We performed FDTD simulations (Lumerical Solutions, Inc.) to quantify the enhancement of the optical field and scattering resonance at the 1D Au nanogap. The nanogap was modeled as 20 nm wide and 110 nm deep. Furthermore, we used a broadband source covering the visible and near-infrared frequency regions to estimate the scattering resonance.

3.1. Pre-characterizations of the 1D Au nanogap

Figure 1(a) illustrates the plasmon-enhanced Raman scattering of the WSe2 monolayer and BCB molecules through the 1D Au nanogap. The Raman scattering signal in the Au nanogap was significantly enhanced via incident light confinement and a substantially excited LSPR. Figure 1(b) shows the scanning electron microscopy images of the 1D Au nanogap (scale bar is 1 µm).

Figure 1. Enhanced Raman scattering via a 1D Au nanogap. (a) Illustration of the enhanced Raman scattering for a WSe2 monolayer and BCB molecules on the 1D Au nanogap. (b) Scanning electron microscopy images of the 1D Au nanogap.

3.2. Electromagnetic simulations of the 1D Au nano-gap

We performed FDTD simulations to investigate the optical characteristics of the 1D Au nanogap, which exhibited a sufficiently excited LSPR. Electromagnetic simulation was performed using perpendicularly polarized incident light at the nanogap (gap width = 20 nm) to investigate the optical field distribution, which significantly enhanced the Raman signal, as shown in Fig. 2(a). Because the incident light was polarized perpendicular to the nanogap axis, all the electrons in the nanogap oscillated owing to the optical field of the incident light. Therefore, we used light polarized perpendicular to the nanogap axis for the simulation. The optical field distribution between the nanogaps showed strong Raman enhancement with an excitation laser wavelength of 594 nm. We simulated the LSPR spectrum that emerged at a 20 nm gap distance in the 1D nanogap. The LSPR varies with the gap distance of the 1D Au nanogap because the dipole–dipole interaction at the nanogap weakened as the gap distance decreased. Figure 2(b) shows the resonance of the LSPR spectrum when 594 nm was incident on the nanogap, which overlapped with the Raman frequency of the BCB molecules at an excitation wavelength of 594 nm. Therefore, the 1D Au nanogap was sufficient for sensitively analyzing the WSe2 monolayers and BCB molecules.

Figure 2. Simulation of the optical properties of the 1D Au nanogap. (a) Finite-difference time-domain simulation of the optical field distribution at the 1D nanogap (gap distance = 20 nm). (b) Scattering spectrum of the 1D Au nanogap.

3.3. Plasmon-enhanced Raman scattering of a WSe2 monolayer

We conducted an experiment to measure the enhanced Raman scattering of a WSe2 monolayer on a 1D Au nanogap to demonstrate that the 1D Au nanogap was sufficient for the sensitive measurement of Raman scattering. Figure 3(a) shows the spectral Raman image of the WSe2 monolayer in the 1D Au nanogap. The Raman peak (v ≈ 251 cm−1) intensity of the WSe2 monolayer at the nanogap exhibits enhanced intensity owing to the localization of the incident light, as indicated in Fig. 2. Because the beam spot area of the incident light was larger than the nanogap width, we measured the enhanced Raman signal throughout an area larger than the nanogap (gap width= 20 nm). Using 2D materials for Raman scattering measurements, the field enhancement emerged throughout the 1D Au nanogap. Thus, a 1D Au nanogap efficiently enhances a Raman scattering signal by effectively exciting the LSPR, which is crucial for detecting weak Raman signals, as shown in Fig. 3(b). Because the WSe2 monolayer was placed on the Au nanogap, the enhanced optical field strongly enhanced the Raman scattering signal of the WSe2 monolayer, as shown in Fig. 3(c). This enabled us to measure an enhanced Raman spectrum with a laser excitation power of 400 µW and an acquisition time of 10 s, as shown in Figs. 3(b) and 3(c).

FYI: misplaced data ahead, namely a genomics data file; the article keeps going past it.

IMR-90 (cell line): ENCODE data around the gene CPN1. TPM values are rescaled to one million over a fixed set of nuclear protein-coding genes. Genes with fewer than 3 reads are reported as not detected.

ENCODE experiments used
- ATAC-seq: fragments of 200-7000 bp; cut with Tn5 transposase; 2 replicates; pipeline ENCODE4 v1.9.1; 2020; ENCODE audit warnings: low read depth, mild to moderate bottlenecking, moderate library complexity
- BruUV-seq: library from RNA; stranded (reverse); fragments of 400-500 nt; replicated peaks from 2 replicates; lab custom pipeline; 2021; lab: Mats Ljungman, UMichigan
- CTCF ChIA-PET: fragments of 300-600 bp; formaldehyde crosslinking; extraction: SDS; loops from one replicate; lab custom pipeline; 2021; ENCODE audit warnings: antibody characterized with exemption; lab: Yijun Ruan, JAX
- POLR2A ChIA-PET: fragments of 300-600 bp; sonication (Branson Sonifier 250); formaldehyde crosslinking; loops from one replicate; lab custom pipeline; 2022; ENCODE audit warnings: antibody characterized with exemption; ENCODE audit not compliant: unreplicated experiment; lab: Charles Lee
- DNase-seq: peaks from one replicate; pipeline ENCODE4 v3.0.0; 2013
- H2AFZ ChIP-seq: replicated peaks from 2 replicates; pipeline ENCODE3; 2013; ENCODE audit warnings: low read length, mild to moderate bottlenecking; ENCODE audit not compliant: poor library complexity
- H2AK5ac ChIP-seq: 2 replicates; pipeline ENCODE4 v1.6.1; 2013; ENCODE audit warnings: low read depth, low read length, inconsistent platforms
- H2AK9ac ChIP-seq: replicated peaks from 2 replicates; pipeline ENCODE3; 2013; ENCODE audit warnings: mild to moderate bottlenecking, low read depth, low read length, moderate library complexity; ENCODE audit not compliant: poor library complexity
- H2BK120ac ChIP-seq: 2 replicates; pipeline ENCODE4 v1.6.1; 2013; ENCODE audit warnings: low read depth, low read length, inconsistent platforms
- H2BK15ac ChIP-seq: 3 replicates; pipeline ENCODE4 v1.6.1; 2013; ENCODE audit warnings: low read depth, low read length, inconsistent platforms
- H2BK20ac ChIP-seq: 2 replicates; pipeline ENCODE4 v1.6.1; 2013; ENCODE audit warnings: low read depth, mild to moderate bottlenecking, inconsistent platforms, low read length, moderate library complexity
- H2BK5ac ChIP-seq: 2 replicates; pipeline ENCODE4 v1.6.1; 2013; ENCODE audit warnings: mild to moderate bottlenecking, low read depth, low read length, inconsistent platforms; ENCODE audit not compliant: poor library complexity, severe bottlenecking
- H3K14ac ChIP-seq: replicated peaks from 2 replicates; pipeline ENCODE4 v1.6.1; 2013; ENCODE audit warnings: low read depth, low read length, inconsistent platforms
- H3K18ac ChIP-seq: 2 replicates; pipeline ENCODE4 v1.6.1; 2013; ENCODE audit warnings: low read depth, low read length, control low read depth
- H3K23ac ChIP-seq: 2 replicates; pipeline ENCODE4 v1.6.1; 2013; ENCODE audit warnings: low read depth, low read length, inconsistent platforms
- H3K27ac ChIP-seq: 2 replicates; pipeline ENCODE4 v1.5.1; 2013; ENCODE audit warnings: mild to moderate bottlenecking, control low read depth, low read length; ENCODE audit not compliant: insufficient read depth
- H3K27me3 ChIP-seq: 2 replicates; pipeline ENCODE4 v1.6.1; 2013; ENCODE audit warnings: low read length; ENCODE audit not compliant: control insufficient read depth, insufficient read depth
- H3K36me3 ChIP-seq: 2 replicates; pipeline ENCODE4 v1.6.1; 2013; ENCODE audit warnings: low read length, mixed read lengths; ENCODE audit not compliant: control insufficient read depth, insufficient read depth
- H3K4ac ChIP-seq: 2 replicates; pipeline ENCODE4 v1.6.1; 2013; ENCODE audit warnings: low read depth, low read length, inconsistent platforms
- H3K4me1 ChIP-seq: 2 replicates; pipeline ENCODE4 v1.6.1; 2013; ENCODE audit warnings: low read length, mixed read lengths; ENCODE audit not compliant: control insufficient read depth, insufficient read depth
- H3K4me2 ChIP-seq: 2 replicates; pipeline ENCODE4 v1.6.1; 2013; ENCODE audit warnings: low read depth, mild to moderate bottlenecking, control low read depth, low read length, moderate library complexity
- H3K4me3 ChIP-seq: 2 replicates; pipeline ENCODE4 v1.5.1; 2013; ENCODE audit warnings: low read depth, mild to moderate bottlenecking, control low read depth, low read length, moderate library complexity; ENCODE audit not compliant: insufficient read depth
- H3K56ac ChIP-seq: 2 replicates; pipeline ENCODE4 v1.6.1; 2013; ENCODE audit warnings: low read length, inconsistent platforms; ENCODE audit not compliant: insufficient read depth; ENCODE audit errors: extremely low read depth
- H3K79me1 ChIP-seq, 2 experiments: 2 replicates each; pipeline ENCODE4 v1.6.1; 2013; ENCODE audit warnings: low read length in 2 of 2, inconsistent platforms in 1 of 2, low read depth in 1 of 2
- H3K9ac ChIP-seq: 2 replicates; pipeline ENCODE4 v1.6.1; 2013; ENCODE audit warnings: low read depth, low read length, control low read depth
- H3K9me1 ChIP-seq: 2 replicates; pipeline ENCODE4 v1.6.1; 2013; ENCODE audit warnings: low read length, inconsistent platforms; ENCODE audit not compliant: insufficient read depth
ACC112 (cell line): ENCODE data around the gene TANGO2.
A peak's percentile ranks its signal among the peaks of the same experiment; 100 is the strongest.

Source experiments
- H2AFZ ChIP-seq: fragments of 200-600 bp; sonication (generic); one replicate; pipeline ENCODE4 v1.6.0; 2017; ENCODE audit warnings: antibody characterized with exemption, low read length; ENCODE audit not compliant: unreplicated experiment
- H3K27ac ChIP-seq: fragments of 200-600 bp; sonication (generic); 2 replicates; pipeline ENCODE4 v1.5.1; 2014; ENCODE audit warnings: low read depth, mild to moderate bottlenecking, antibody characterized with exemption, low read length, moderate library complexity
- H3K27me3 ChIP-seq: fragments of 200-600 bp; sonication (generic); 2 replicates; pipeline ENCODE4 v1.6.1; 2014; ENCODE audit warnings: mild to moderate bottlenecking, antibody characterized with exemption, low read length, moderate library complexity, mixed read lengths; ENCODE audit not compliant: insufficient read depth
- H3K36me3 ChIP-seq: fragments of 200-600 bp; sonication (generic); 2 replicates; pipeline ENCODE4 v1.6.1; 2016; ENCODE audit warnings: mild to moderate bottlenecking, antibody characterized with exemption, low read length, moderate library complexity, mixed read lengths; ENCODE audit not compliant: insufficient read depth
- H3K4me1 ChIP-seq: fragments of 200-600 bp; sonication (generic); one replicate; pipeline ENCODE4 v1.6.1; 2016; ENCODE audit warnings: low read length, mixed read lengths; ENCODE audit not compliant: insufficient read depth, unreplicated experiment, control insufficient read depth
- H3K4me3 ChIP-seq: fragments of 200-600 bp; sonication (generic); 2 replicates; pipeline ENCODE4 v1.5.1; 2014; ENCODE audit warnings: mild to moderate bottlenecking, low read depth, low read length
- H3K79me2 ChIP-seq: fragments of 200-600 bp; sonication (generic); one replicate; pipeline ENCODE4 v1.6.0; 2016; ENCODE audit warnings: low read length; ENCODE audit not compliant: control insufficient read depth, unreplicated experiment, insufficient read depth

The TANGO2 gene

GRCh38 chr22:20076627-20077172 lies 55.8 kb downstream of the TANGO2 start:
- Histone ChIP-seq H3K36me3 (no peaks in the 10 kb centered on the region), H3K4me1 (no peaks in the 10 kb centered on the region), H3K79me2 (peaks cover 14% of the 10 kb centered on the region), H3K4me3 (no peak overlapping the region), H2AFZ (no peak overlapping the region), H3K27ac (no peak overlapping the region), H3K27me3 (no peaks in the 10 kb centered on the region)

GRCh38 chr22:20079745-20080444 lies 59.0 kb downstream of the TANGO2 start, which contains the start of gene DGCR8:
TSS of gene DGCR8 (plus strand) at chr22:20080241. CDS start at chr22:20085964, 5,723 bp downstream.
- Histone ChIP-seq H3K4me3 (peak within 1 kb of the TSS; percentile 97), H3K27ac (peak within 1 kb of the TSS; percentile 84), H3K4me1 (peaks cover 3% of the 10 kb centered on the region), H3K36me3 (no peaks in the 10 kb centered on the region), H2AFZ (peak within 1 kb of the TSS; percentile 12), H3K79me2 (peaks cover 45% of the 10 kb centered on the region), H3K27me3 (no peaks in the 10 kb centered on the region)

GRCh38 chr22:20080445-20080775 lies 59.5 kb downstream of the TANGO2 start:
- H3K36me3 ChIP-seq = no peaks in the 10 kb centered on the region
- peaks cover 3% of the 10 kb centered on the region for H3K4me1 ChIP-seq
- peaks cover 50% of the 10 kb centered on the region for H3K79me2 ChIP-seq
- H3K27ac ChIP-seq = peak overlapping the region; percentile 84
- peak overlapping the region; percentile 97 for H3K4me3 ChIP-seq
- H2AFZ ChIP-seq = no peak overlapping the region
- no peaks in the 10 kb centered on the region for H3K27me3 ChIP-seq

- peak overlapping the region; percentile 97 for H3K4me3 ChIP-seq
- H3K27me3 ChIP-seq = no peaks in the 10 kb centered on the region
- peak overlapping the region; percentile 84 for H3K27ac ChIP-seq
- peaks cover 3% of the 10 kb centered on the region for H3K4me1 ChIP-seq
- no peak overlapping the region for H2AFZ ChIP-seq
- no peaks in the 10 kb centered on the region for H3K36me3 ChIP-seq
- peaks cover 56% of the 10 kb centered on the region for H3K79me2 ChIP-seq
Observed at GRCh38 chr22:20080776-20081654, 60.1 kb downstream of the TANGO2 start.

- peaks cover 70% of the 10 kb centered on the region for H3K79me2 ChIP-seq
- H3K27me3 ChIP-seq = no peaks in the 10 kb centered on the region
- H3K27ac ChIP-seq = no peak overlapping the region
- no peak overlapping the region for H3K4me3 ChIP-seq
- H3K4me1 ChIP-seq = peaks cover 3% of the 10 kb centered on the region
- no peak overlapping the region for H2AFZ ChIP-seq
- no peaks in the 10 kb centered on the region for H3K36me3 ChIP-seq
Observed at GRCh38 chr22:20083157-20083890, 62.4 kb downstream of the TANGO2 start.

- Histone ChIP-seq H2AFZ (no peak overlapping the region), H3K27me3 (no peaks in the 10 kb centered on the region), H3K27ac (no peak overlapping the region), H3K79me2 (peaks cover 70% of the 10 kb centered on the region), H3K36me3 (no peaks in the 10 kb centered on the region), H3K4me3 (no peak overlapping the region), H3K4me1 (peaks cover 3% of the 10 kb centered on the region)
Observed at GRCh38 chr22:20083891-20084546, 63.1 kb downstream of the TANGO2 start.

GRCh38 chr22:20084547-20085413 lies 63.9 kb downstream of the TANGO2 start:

Figure 3. Spectral Raman imaging of the WSe2 monolayer. (a) Raman peak (ν ≈ 251 cm−1) intensity image of the WSe2. (b) Raman spectrum of the WSe2 at the Au film. (c) Raman spectrum of the WSe2 at the nanogap.

3.4. Plasmon-enhanced Raman scattering of BCB molecules

To investigate the Raman enhancement effect in 1D nanogaps for various materials, chemical molecules such as BCB molecules were measured. The BCB molecules were spin-coated onto the 1D Au nanogaps. Because the Raman scattering cross section was insignificant, the intensity of the Raman signal outside the nanogap was weak, as shown in Fig. 4(a). A 1D Au nanogap was used to efficiently excite the LSPR and confine the incident light, which enhanced the Raman scattering signal. Figure 4(b) shows the Raman spectrum of BCB molecules in a 1D Au nanogap. The enhanced optical field induced by the LSPR significantly enhanced the Raman scattering signals of the BCB molecules. Using a 200 µW laser excitation power and 10 s acquisition time, the Raman spectrum of the BCB molecules enhanced through the enhanced optical field could be measured.

Figure 4. Enhanced Raman spectra of the BCB molecules outside the nanogap (a) and at the nanogap (b).

In this study, we discuss an efficient plasmonic platform that allows the sensitive analysis of various materials owing to an excited LSPR and confinement of incident light. We investigated the optical properties of a 1D Au nanogap, such as the intensity of the optical field, field distribution, and scattering spectra, using electromagnetic simulations. Additionally, the sensitivities of the Raman spectra of a WSe2monolayer and the BCB molecules in the 1D Au nanogap were determined. A 1D Au nanogap enables a sensitive analysis of various materials. Moreover, 1D Au nanogaps combined with a flexible substrate can selectively enhance the different Raman modes of molecules on the same sample using the gap-distance dependency of LSPR.

This study was supported by National Research Foundation of Korea (NRF) grants (No. 2020R1C1C1011301 and 2021R1A6A1A10042- 944).